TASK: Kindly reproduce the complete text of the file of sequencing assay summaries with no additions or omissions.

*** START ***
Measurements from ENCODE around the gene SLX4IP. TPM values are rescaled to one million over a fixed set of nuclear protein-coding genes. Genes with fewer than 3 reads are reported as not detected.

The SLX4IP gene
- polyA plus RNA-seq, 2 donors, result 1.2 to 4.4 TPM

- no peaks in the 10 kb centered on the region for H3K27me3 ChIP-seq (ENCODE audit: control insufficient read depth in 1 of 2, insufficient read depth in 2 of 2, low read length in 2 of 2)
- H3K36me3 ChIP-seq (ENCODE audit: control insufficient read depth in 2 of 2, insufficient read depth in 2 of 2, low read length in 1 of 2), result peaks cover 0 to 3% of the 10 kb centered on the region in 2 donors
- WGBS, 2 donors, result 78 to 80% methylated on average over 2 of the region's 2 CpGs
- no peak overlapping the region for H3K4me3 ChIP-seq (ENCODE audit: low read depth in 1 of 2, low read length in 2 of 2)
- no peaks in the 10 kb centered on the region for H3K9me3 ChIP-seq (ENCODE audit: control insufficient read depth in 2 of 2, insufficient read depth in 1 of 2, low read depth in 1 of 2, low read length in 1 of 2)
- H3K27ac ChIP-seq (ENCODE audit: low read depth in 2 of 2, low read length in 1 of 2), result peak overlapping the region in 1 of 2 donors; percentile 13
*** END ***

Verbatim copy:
Measurements from ENCODE around the gene SLX4IP. TPM values are rescaled to one million over a fixed set of nuclear protein-coding genes. Genes with fewer than 3 reads are reported as not detected.

The SLX4IP gene
- polyA plus RNA-seq, 2 donors, result 1.2 to 4.4 TPM

- no peaks in the 10 kb centered on the region for H3K27me3 ChIP-seq (ENCODE audit: control insufficient read depth in 1 of 2, insufficient read depth in 2 of 2, low read length in 2 of 2)
- H3K36me3 ChIP-seq (ENCODE audit: control insufficient read depth in 2 of 2, insufficient read depth in 2 of 2, low read length in 1 of 2), result peaks cover 0 to 3% of the 10 kb centered on the region in 2 donors
- WGBS, 2 donors, result 78 to 80% methylated on average over 2 of the region's 2 CpGs
- no peak overlapping the region for H3K4me3 ChIP-seq (ENCODE audit: low read depth in 1 of 2, low read length in 2 of 2)
- no peaks in the 10 kb centered on the region for H3K9me3 ChIP-seq (ENCODE audit: control insufficient read depth in 2 of 2, insufficient read depth in 1 of 2, low read depth in 1 of 2, low read length in 1 of 2)
- H3K27ac ChIP-seq (ENCODE audit: low read depth in 2 of 2, low read length in 1 of 2), result peak overlapping the region in 1 of 2 donors; percentile 13